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City says US recession will affect Latin America

The chances of a “soft landing” in the United States are declining day by day amid rising interest rates to control the country’s highest inflation in four decades, while the risk of a “hard landing” is rising, the economic leader said. Latin America, Ernesto Ravilla. “This is bad news for the United States and Latin America,” he briefly told reporters this morning.

According to Ravilla, the recession in the United States is increasing its impact on Latin American countries, including Brazil. Potential effects include low growth and high depreciation of the region’s currencies.

“So basically low growth is a common class throughout the region. Latin America will not be as dynamic as it has been for the last 20 years,” Ravilla said. City Latham Media SummitThe event brings together Latin American journalists at the group’s headquarters in New York.

However, the economist thought that the city was still not working in the context of the recession in the US and the Federal Reserve (Fed, US Federal Reserve). Currently, Wall Street maintains a “smooth landing” expectation for the world’s largest economy, despite the country’s more aggressive austerity.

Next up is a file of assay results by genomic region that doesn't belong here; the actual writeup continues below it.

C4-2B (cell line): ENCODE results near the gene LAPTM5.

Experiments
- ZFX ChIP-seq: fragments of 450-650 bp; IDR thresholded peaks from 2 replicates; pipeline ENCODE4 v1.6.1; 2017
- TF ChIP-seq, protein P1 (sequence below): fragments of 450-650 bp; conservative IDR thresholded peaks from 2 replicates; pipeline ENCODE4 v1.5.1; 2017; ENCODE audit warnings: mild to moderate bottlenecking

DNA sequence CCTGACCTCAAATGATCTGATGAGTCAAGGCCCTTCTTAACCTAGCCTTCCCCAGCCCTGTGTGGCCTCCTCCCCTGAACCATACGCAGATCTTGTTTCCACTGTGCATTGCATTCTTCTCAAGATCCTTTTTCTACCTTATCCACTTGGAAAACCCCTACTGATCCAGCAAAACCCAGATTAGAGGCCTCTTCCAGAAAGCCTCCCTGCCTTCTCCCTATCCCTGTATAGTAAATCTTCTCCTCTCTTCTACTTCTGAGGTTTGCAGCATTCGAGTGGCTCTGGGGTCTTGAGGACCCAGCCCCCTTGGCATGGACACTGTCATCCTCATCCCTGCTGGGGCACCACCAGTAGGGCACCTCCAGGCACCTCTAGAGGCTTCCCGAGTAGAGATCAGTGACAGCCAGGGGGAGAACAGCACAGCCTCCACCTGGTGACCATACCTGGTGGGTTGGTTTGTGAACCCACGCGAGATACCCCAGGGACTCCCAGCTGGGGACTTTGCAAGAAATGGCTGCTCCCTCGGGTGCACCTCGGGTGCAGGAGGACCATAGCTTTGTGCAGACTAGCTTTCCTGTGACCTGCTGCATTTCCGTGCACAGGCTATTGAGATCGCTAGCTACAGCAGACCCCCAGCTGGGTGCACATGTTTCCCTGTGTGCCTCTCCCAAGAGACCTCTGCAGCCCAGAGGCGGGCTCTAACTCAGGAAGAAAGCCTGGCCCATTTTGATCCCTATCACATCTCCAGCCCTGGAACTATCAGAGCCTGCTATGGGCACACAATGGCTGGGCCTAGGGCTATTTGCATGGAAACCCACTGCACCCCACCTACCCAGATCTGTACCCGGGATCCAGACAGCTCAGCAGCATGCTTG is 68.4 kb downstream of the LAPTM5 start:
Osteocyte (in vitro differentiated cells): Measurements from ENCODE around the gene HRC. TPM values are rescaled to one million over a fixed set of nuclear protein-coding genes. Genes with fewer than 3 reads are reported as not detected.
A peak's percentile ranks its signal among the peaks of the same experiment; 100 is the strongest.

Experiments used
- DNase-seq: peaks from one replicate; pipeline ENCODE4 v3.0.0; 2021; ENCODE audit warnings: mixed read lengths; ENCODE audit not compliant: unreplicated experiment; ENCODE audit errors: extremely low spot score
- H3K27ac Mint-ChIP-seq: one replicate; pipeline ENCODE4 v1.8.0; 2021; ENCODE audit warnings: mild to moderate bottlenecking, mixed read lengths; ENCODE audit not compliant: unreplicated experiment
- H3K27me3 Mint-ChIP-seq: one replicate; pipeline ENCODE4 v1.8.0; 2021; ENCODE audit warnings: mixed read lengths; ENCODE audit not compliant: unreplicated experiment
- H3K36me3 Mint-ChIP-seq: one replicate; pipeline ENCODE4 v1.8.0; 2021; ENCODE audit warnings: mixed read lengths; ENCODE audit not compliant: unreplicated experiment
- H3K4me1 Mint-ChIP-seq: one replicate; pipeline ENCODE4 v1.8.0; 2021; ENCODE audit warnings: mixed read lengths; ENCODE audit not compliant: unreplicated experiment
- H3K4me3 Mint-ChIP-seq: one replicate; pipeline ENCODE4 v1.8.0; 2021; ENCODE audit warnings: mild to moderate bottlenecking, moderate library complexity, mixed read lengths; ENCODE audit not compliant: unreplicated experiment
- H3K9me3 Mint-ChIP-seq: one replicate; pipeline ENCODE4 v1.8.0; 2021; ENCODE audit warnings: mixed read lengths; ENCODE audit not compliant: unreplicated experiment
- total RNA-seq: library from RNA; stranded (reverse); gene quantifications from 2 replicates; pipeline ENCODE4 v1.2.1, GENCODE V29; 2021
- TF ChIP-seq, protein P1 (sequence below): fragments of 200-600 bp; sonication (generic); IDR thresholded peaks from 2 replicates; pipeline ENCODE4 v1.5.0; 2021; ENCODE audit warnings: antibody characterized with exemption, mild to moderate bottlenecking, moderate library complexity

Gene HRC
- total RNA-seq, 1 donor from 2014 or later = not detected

According to Latin America, according to him, there are two groups of countries with different performance in the region: one growing below the level of the last 20 years and the other above. Brazil has lower expansion rates than other countries such as Chile, Peru, Ecuador and Costa Rica. “We have a bad mix of external factors related to China’s recession, austerity in the United States, but also internal problems, especially politics,” Ravilla explained.

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Especially with regard to Brazil, the City has recently raised its forecasts for the country. It began estimating a 1.4% increase in gross domestic product (GDP) in 2022, up from 0.7% previously. Next year, the Brazilian economy will see a city recession with a growth of 0.7%. “Brazil’s economy is better than expected,” he said. However, in the last 20 years, the average growth in Brazil has been only 3%, says Ravilla.